In order to successfully oppose the motion for summary judgment, plaintiff must set forth “competent medical evidence based upon objective medical findings and diagnostic tests to support his claim * * * [because] subjective complaints of pain * * * absent other proof [are] insufficient to establish a ‘serious injury’ ” (Eisen v. Walter & Samuels, 215 A.D.2d 149, 150, 626 N.Y.S.2d 109).   Here, the affidavits and medical records submitted by plaintiff fail to raise a triable issue with respect to these two categories.   Albano's affidavit states in a conclusory fashion that he examined plaintiff on January 11, 1993 and found that “[the January 1993] accident had exacerbated [plaintiff's] injuries to his lower back, namely, his lumbosacral region”.   Albano's medical record from his January 11, 1993 examination of plaintiff notes plaintiff's complaints of pain and does indicate objective evidence of injury in the form of splinting in plaintiff's lower back upon flexion and positive signs for back injury.   However, Albano's February 8, 1993 and March 8, 1993 entries indicate that all objective evidence of injury are gone and, by the March 1993 entry, plaintiff's back injury signs were negative.   Albano further noted in March 1993 that plaintiff was doing well and the treatment was “helping him considerably”.   Nowhere in the affidavits or records of Albano, Shapiro or Cinque is there a specific and nonconclusory indication that plaintiff sustained a permanent consequential or significant limitation in relation to the January 1993 accident (see, Melino v. Lauster, supra, at 655, 599 N.Y.S.2d 713).   Thus, while there may be proof that plaintiff experiences pain, he has failed to support his allegations regarding these two serious injury categories with sufficient objective medical evidence (see, Rennell v. Horan, 225 A.D.2d 939, 940, 639 N.Y.S.2d 171, 172;  Eisen v. Walter & Samuels, supra, at 150, 626 N.Y.S.2d 109).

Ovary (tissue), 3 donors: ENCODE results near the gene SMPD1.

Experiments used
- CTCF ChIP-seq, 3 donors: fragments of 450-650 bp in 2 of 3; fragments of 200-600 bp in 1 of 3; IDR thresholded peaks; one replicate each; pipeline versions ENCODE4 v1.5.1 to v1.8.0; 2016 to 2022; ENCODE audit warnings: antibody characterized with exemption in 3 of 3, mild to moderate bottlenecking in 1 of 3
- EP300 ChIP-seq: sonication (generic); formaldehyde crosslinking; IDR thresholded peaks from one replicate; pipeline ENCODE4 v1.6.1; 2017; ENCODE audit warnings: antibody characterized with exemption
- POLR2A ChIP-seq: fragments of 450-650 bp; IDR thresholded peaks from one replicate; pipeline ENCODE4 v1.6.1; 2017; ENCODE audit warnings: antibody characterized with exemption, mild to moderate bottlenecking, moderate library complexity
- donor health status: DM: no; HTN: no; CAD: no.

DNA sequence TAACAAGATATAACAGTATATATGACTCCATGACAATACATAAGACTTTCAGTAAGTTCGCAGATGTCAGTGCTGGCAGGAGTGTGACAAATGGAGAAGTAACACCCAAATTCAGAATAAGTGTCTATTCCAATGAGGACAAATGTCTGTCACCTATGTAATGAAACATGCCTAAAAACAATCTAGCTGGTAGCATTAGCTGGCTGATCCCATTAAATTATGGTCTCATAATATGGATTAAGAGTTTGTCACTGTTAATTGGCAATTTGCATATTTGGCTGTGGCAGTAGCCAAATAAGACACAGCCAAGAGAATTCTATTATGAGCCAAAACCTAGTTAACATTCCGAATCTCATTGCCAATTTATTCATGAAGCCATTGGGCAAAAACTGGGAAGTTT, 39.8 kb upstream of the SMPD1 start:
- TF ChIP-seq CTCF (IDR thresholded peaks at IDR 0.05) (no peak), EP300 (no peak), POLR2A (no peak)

Turning to plaintiff's claim that he suffered from a medically determined injury as a result of the January 1993 accident which prevented him from performing substantially all of the material acts constituting his usual and customary daily activities for at least 90 of the 180 days immediately following the injury (see, Relin v. Brotherton, 221 A.D.2d 840, 841, 633 N.Y.S.2d 883;  Ireland v. Clarkstown Cent. School Dist., 210 A.D.2d 637, 638, 619 N.Y.S.2d 847), we conclude that Supreme Court properly denied defendant's motion regarding this claim.   In doing so, we note that the record is unclear as to whether the lifestyle limitations described by plaintiff are attributable to the August 1992 or January 1993 accidents.   Similarly, there is no dispositive proof as to what part the January 1993 accident contributed to plaintiff's decision in March 1993 to leave his employment at a construction firm to work at a lower paying, but sedentary, desk job.   Plaintiff collected workers' compensation benefits for at least 13 weeks after the accident and was advised to stay out of work at various times by Cinque.   Albano, whose records following the January 1993 accident lend support for Heineman's opinion that plaintiff sustained a lumbosacral strain as a result of this accident, told plaintiff to stay out of work for a few weeks and referred to the January 1993 injuries as a “setback” with respect to plaintiff's progress.   Under the circumstances, we cannot say as a matter of law that summary judgment is appropriate on this issue (see, Funke v. Stafford, 233 A.D.2d 611, 649 N.Y.S.2d 824).